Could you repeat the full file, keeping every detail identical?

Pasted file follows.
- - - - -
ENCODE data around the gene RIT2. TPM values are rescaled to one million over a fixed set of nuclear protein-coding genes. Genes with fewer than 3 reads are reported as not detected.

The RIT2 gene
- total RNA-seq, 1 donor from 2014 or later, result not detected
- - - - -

ENCODE data around the gene RIT2. TPM values are rescaled to one million over a fixed set of nuclear protein-coding genes. Genes with fewer than 3 reads are reported as not detected.

The RIT2 gene
- total RNA-seq, 1 donor from 2014 or later, result not detected